A Manorville housing and golf complex would add 125 town houses under a plan being considered by Brookhaven Town officials.
The homes would be added to a portion of the Pine Hills Golf and Country Club, owned by Commack-based Heatherwood Luxury rentals, officials said. About 74 acres on the property would be donated to the town for preservation as open space, officials said.
The 18-hole golf course already has homes that line the greens and fairways.
Some neighbors of the tract on Moriches Middle Island Road say they oppose the project, citing concerns about increased traffic and what they say is its high density.
The development, Sun River Town Homes, would be built within the Central pine barrens’ compatible growth area, where development is required by state law to adhere to stringent rules governing sewage disposal and preservation of open space and natural habitats. The project also is within a state groundwater protection area, according to documents filed with the Suffolk County Planning Commission.
In a report to the commission, county planners said they believe the project “can be designed to be in harmony with the existing character of the area, which can be generally defined as residential.”
Heatherwood officials could not be reached for comment.
The project requires Brookhaven Town Board approvals for zoning changes allowing multifamily dwellings. The land is zoned for single-family homes and industrial uses. A public hearing is scheduled for 5 p.m. Thursday at Brookhaven Town Hall, 1 Independence Hill, Farmingville.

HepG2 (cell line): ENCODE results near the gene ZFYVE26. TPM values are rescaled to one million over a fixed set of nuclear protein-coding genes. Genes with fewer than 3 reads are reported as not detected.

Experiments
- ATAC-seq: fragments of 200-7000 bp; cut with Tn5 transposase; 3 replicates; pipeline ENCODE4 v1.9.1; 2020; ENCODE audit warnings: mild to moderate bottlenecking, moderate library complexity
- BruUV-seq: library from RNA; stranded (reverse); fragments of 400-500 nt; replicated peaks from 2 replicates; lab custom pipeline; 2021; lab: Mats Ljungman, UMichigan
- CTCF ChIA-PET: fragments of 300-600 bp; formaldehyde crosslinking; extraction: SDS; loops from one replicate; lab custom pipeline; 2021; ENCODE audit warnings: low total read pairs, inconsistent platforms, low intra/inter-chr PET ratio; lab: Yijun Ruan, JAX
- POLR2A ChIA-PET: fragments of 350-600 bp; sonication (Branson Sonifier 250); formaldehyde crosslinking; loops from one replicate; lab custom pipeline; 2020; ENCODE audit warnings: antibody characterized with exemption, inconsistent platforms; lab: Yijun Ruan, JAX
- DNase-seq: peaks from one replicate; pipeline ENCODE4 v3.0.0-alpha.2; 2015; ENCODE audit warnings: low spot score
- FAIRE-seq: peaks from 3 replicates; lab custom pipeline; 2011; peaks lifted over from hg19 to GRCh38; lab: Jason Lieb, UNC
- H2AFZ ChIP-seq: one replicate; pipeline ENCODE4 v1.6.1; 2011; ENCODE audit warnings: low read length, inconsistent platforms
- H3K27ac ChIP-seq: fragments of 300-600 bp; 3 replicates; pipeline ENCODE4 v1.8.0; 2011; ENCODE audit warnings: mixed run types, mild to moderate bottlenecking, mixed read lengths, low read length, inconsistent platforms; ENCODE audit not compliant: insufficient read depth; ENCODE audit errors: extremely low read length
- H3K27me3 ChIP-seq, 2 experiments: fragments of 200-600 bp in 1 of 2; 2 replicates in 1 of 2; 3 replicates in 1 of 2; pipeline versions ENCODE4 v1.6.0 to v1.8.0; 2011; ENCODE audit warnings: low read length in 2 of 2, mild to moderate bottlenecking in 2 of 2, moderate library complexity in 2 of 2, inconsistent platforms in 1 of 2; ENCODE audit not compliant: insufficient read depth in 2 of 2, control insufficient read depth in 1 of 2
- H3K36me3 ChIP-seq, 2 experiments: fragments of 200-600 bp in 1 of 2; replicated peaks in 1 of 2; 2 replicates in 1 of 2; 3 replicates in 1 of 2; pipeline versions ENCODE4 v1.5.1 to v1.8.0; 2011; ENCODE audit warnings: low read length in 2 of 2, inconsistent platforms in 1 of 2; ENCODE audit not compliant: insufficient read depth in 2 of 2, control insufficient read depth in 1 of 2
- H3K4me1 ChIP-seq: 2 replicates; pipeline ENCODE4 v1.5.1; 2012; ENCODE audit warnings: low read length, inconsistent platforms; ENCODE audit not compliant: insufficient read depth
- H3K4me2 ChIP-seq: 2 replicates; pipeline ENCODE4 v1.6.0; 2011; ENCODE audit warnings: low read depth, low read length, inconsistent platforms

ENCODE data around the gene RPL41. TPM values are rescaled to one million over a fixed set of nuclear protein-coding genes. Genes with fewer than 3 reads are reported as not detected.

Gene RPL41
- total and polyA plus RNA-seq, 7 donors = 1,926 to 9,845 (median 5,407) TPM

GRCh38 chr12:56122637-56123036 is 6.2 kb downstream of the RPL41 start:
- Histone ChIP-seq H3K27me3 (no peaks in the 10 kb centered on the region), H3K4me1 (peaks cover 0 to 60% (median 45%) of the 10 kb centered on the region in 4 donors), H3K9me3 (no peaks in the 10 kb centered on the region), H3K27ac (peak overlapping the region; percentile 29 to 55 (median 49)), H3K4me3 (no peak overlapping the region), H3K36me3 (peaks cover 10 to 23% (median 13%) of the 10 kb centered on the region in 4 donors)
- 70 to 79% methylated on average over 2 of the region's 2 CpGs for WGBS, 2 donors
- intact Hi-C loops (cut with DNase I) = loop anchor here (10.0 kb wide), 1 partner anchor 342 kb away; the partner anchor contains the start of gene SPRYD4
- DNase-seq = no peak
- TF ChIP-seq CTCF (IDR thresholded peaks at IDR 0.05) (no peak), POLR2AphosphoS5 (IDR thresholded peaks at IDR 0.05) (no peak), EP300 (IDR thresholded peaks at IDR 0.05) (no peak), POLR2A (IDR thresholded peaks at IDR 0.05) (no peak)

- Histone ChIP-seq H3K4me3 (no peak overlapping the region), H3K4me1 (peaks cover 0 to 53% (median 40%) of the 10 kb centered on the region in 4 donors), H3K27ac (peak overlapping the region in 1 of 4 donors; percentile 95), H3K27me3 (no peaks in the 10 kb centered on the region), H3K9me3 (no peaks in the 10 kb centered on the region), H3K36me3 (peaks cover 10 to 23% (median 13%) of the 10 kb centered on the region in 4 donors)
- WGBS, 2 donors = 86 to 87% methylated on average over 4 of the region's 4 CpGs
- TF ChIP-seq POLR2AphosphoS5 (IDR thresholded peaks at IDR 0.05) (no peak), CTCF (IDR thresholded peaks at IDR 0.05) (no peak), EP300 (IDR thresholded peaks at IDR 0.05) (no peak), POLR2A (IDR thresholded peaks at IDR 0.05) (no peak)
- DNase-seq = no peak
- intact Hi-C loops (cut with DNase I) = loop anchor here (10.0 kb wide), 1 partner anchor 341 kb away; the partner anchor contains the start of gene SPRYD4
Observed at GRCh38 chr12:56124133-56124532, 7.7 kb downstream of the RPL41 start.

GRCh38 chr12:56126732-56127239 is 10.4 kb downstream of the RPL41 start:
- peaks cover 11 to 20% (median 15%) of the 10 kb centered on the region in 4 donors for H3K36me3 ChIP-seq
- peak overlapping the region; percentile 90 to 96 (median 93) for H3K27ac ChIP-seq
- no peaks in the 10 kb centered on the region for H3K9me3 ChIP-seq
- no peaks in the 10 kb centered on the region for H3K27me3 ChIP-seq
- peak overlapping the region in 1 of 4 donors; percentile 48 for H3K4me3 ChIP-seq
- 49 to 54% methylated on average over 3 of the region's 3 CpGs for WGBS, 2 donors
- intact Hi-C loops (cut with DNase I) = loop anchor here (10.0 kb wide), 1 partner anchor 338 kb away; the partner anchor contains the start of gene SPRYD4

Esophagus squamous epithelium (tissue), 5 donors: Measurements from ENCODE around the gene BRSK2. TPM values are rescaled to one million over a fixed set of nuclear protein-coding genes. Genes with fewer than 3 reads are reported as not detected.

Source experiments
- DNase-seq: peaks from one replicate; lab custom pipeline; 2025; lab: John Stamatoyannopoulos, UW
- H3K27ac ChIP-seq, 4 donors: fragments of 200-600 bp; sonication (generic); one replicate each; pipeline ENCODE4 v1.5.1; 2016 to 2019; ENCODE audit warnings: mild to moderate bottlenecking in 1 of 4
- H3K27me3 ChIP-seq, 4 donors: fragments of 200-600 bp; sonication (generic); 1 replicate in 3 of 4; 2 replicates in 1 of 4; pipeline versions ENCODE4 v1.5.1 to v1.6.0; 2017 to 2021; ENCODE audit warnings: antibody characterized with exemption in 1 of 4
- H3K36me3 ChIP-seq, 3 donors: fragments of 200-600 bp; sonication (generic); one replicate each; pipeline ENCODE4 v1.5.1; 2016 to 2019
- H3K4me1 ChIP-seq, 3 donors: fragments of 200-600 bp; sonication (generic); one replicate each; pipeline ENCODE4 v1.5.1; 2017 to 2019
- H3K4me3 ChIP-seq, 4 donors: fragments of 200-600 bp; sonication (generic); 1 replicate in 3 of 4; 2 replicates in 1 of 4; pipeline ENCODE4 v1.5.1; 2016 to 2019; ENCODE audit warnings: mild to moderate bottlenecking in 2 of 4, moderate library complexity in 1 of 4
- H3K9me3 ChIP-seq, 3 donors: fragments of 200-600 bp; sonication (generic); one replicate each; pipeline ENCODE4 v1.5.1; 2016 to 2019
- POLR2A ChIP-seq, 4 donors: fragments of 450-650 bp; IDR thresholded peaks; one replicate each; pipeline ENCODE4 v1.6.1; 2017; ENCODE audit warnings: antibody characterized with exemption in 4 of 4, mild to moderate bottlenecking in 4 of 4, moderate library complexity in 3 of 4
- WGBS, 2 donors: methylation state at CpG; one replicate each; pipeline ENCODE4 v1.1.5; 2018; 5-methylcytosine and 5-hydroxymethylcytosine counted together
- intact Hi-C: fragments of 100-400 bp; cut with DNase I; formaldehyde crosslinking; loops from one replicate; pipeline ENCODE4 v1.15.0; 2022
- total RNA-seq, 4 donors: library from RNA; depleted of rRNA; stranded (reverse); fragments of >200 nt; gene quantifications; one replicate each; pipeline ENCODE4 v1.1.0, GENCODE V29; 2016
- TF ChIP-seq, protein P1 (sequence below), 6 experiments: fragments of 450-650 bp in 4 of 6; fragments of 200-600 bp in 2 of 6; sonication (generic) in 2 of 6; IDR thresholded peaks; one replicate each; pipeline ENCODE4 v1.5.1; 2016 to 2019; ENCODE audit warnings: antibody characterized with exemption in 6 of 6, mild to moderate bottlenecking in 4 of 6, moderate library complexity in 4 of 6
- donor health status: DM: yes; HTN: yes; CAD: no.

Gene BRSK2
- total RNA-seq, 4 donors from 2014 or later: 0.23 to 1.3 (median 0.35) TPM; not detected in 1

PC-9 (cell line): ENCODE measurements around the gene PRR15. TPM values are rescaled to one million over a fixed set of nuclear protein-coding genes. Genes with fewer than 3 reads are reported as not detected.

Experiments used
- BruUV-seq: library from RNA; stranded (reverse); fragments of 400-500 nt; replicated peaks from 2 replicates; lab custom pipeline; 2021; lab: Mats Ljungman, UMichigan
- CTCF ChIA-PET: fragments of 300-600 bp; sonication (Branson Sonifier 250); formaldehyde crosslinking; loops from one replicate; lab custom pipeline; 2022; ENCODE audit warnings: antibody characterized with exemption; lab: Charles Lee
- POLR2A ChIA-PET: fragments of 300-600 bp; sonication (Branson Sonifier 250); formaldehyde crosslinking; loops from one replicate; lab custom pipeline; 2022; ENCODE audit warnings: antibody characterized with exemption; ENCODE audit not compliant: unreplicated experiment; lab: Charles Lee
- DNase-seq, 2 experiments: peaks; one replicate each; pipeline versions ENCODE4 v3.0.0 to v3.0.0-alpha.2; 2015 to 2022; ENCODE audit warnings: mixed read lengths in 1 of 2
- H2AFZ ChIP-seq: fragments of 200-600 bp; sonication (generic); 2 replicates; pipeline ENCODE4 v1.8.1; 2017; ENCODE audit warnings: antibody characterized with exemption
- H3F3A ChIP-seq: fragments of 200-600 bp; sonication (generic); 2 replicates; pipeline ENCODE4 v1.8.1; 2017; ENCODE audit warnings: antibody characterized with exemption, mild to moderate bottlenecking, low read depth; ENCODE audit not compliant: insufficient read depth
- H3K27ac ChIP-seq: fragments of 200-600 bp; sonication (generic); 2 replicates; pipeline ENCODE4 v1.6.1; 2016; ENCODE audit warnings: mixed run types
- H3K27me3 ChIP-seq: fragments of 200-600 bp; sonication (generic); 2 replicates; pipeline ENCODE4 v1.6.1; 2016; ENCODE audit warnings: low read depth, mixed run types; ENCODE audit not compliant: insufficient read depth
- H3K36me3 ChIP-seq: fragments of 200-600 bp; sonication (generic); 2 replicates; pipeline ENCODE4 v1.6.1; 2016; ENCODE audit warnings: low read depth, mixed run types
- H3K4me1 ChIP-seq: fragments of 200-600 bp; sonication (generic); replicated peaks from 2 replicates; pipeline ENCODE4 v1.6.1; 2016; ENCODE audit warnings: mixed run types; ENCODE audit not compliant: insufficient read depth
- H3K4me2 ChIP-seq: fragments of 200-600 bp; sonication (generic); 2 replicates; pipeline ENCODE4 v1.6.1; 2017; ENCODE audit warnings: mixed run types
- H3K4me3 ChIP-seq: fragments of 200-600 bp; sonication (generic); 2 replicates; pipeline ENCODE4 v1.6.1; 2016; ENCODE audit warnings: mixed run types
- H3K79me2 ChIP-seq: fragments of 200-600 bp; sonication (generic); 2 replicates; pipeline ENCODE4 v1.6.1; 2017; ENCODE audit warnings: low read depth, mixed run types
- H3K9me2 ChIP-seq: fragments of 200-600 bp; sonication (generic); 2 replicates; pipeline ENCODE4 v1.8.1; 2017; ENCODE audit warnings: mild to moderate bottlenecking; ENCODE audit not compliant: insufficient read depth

If the development is approved, six buildings would be constructed on about 23 acres.
John Blanco of Manorville, who lives near the site, said he hopes to bring about 20 people opposed to the project to the public hearing. He said the development, near Eastport South Manor Junior Senior High School, would disrupt the neighborhood by increasing traffic.
“Who’d want apartment buildings 100 feet from your house? It doesn’t make any sense,” Blanco said in an interview on Monday. “I’m fighting this because this is going to destroy our way of life.”
Councilman Dan Panico, who represents Manorville on the town board, said the project would be a “win-win” for both the town and local residents because it would preserve wooded areas. He said land designated for open space “will be preserved and will not cost the taxpayers a dime.”
“It’s over 50 acres of properties which otherwise will be cleared and developed,” Panico said in an interview. “We don’t have the ability to purchase and preserve all these properties.”
He said a new entrance to the site would be added on the southern end of the property, on Jerusalem Hollow Road near Sunrise Highway.